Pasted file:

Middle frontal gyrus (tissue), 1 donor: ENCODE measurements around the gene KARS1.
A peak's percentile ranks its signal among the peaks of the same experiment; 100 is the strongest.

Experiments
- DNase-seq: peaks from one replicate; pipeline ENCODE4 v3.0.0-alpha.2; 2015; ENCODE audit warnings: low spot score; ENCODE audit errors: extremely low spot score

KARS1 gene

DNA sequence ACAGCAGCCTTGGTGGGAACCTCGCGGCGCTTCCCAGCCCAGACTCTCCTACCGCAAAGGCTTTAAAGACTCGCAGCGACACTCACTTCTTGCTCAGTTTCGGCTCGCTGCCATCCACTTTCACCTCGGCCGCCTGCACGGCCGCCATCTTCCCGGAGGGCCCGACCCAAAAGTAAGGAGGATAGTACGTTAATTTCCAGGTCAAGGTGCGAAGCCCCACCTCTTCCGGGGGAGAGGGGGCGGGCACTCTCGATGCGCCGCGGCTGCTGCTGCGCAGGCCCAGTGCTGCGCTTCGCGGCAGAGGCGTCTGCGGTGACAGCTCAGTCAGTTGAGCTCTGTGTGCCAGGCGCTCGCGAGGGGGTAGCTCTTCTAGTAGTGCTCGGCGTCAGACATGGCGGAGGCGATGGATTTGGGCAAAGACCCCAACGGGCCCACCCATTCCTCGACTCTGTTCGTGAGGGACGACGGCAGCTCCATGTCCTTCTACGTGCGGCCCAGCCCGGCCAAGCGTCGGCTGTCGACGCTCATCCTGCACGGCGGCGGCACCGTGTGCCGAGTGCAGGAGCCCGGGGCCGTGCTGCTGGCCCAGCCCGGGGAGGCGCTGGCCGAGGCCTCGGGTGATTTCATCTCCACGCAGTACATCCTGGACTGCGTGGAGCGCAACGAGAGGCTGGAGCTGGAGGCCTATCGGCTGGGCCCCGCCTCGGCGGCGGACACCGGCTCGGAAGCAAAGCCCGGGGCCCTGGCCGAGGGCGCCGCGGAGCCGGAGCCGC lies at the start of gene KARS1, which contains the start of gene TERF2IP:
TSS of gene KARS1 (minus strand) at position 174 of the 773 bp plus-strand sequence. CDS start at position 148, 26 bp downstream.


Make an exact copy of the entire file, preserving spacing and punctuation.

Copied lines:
Middle frontal gyrus (tissue), 1 donor: ENCODE measurements around the gene KARS1.
A peak's percentile ranks its signal among the peaks of the same experiment; 100 is the strongest.

Experiments
- DNase-seq: peaks from one replicate; pipeline ENCODE4 v3.0.0-alpha.2; 2015; ENCODE audit warnings: low spot score; ENCODE audit errors: extremely low spot score

KARS1 gene

DNA sequence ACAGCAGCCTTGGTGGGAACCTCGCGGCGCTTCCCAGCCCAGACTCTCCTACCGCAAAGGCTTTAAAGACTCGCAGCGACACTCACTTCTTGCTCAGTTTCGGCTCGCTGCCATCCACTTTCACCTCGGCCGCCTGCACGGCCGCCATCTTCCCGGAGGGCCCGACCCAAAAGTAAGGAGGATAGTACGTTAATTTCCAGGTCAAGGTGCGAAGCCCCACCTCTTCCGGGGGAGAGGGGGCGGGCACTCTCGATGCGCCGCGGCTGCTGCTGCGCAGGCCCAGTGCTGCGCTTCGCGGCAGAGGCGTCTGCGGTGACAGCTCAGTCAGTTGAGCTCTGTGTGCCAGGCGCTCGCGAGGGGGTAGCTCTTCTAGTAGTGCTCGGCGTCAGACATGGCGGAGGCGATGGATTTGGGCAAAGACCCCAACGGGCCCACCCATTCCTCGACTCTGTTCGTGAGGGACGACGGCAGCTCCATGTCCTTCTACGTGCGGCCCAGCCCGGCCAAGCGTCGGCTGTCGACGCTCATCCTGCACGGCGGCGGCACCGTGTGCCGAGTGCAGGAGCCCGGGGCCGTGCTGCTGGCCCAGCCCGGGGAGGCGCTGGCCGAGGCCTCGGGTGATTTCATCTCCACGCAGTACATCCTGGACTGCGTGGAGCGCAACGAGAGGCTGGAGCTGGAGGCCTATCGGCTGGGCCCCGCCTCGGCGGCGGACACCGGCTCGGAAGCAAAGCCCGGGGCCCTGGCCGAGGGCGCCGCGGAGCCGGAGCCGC lies at the start of gene KARS1, which contains the start of gene TERF2IP:
TSS of gene KARS1 (minus strand) at position 174 of the 773 bp plus-strand sequence. CDS start at position 148, 26 bp downstream.